Saturday, 21 March 2020

Planting out my onions

Last year I grew some onions by a different method. Instead of growing each onion separated from its fellows, I grew them in clumps. This allowed me to produce many more onions, although of course they were much smaller ones. We found the small onions very versatile in the kitchen - there are times when a big onion is more than you need. I'm using this technique again this year.

This year I sowed my onion seeds in the first week of February, and brought them on first indoors and then in my coldframe. For the last few days they have been outdoors all day, acclimatising. Now I have planted them out in one of my raised beds.

I had available a total of 24 pots / clumps of onion seedlings - 9 each of "Bedfordshire Champion" and "Elista and Karminka mix", and 6 of "Ailsa Craig" - but in the end I only used 20, because I felt that any more would have made them too crowded. Anyway, it leaves me with four spares ready to cope with any emergencies!

I put the onions in two rows of 10, with about 20cm between clumps, and the rows about 30cm apart.

I have left room in this bed for a row of Beetroot, which I will be sowing soon.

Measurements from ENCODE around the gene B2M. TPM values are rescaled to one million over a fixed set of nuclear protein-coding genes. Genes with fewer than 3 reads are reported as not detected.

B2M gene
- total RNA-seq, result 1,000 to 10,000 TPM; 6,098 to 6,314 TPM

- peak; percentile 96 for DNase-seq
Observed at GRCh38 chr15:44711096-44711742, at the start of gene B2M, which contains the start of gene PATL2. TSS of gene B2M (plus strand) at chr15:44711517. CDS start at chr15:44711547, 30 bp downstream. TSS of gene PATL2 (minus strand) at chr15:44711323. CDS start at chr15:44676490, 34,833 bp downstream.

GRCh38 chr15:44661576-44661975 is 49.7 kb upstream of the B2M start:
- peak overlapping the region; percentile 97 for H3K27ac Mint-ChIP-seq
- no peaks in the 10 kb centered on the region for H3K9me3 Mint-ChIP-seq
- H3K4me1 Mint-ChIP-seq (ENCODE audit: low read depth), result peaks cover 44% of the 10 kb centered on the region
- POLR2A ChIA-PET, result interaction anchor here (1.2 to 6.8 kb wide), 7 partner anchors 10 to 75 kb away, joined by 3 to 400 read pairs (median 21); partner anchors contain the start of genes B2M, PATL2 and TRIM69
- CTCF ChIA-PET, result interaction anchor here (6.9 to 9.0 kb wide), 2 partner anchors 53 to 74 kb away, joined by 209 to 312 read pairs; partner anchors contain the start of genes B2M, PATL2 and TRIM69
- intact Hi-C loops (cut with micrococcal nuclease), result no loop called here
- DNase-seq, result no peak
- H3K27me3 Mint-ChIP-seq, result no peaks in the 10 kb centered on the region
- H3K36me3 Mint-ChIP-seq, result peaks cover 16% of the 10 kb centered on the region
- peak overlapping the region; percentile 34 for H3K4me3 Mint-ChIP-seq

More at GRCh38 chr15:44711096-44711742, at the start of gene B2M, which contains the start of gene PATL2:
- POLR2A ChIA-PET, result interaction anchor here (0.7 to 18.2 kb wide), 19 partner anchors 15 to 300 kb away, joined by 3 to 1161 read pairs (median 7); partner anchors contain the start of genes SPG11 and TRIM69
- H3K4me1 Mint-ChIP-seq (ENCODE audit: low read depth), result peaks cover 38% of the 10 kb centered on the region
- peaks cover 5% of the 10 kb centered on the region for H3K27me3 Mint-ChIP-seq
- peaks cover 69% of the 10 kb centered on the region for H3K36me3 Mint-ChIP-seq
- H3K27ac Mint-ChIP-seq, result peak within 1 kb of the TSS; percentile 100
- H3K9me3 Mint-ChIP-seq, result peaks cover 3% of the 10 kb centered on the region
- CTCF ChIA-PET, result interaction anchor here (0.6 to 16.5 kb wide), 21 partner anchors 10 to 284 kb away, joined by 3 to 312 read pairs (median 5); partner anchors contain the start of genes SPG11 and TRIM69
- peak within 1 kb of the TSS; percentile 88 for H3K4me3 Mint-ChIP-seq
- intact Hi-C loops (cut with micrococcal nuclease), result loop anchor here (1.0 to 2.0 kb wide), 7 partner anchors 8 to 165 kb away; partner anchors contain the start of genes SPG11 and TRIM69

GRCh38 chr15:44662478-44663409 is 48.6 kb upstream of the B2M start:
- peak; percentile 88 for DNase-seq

As regular readers know, I get a lot of problems with foxes / badgers / cats digging in my raised beds and little seedlings are never safe without protection, so immediately after planting I covered the onions with netting. I have a good collection of aluminium rods of various lengths and some of the "Build-a-Ball" sets for joining them together, so it was easy enough to construct a suitable frame.

The frame was then covered with black fabric netting which was weighted-down with some bricks.

That should keep the little blighters off!

Now all I have to do is wait for the onions to grow. They require very little maintenance, just weeding whenever necessary and occasional watering. They should be ready for harvesting some time in August, I reckon.


  1. I do the same as you Mark, I like my clumps to be of three or four onions though and the rationalle is the same, more versatile in the kitchen. I also find that the clumps hold together much better in the module trays, a single onion would need to be in the trays for several weeks longer for the root ball to develop. I plant mine out in April under fleece, mainly to give them a little protection from the wind (it's windy here by the sea) : All the best - Steve

  2. We general plant our onions in a mixture of clumps and individually so we get a veroety of sizes.

  3. Hi Mark,
    I've been using the multisowing method for the last few years having been inspired by Charles Dowding youtubes.Very successful first time round with Franchi seeds Rossa Lunga but not so since using other seed merchants.In last year's rotation they ended up in the most raised but wettest beds and didn't like that at all.

    1. The ones I grew last year were Ailsa Craig (usually an Exhibition onion) from Wilko's and they did pretty well. My raised beds all drain very well - too well in fact!


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